According to the *Concise Oxford English Dictionary* (COD, 11th ed., 2004), “An acronym is a word formed from the initial letters of other words”. Here are some well-known examples.

- AIDS: acquired immune deficiency syndrome,
- laser: light amplification by stimulated emission of radiation,
- radar: radio detection and ranging,
- scuba: self-contained underwater breathing apparatus,
- snafu: situation normal all fouled up,
- sonar: sound navigation and ranging,
- UNESCO: United Nations Educational, Scientific, and Cultural Organization,
- WYSIWYG: what you see is what you get.

There is even a recursive acronym, GNU, standing for “GNU’s not Unix”.

On close inspection, the OED definition is imprecise in two respects. First, can we take more than one letter from each word? The definition doesn’t say, but the examples radar and sonar make it clear that we can. Second, do we have to take the initial letters from the words in their original order. This is clearly the accepted meaning. *Merriam Webster’s Collegiate Dictionary* (10th ed., 1993) provides a more precise definition that covers both points, by saying “formed from the initial letter or letters of each of the successive parts or major parts of a compound term”.

In common with many fields, applied mathematics has a lot of acronyms. It also has a good number of the most elegant of acronyms: those that take exactly one letter from each word, such as

- BLAS: basic linear algebra subprograms,
- DCT: discrete cosine transform,
- FSAL: first same as last,
- MIMO: multi-input multi-output,
- NaN: not a number,
- PDE: partial differential equation,
- SIRK: singly-implicit Runge-Kutta,
- SVD: singular value decomposition.

New acronyms are regularly formed in research papers. Non-native speakers are advised to be careful in doing so, as their constructions may have unsuspected meanings. The authors of this article in Chemical Communcations managed to get two exceptionally inappropriate acronyms into print, and one wonders how these escaped the referees and editor.

Another question left open by the definitions mentioned above is whether an acronym has to be pronounceable. The big *Oxford English Dictionary* (3rd ed., 2015) lists two meanings, which allow an acronym to be pronounceable or unpronounceable. *The New York Times Manual of Style and Usage* (5th ed., 2015) says “unless pronounced as a word, an abbreviation is not an acronym”, while the *Style Guide* of *The Economist* (11th ed., 2015) also requires pronounceability, as do various other references.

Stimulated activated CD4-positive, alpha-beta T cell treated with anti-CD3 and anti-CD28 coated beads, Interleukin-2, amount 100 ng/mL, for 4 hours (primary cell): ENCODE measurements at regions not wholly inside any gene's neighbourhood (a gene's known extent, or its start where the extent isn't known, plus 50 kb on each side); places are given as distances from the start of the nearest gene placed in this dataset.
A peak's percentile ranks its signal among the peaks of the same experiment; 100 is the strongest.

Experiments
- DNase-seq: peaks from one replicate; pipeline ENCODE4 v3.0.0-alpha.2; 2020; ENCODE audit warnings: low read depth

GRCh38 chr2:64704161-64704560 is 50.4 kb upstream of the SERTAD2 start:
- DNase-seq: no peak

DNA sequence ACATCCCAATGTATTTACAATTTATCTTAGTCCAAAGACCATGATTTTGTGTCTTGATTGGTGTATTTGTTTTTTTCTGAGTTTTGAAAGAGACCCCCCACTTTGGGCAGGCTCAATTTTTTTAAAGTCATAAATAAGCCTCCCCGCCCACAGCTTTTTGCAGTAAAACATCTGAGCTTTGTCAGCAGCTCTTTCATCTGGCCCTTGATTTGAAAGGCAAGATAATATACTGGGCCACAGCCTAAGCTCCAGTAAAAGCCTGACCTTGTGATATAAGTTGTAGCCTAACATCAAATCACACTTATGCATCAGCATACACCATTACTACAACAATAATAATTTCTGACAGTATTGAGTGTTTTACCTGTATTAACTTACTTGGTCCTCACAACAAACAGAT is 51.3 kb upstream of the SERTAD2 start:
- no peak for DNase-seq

Apart from SIAM (Society for Industrial and Applied Mathematics), not many mathematics societies have pronounceable acronyms. In the “pronounced by letter” camp we have, for example,

- AMS: American Mathematical Society
- AWM: Association for Women in Mathematics
- EMS: European Mathematical Society
- IMA: Institute of Mathematics and its Applications
- IMU: International Mathematical Union
- LMS: London Mathematical Society
- MAA: Mathematical Association of America
- MPS: Mathematical Programming Society

SIAM’s founders chose well when they named the society in 1952! Indeed the letters S, I, A, M have proved popular, forming in a different order the acronyms of the more recent bodies SMAI (La Société de Mathématiques Appliquées et Industrielles) and AIMS (the African Institute for Mathematical Sciences).

A situation where (near) acronyms are particularly prevalent is in research proposals, where a catchy acronym in the title is often felt to be an advantage. I suspect that in many cases the title is chosen to fit the acronym. Indeed there is now a word to describe this practice. In 2015 the OED added the word *backronym* (first occurrence in 1983), which refers to “a contrived explanation of an existing word’s origin, positing it as an acronym”. One backronym is “SOS”; see Wikipedia and this article by John Cook for more examples.

The Acronym Finder website does a good job of finding the meaning of an acronym, often returning multiple results. For SIAM it produces 17 definitions, of which the “top hit” is the expected one—and at least one is rather unexpected!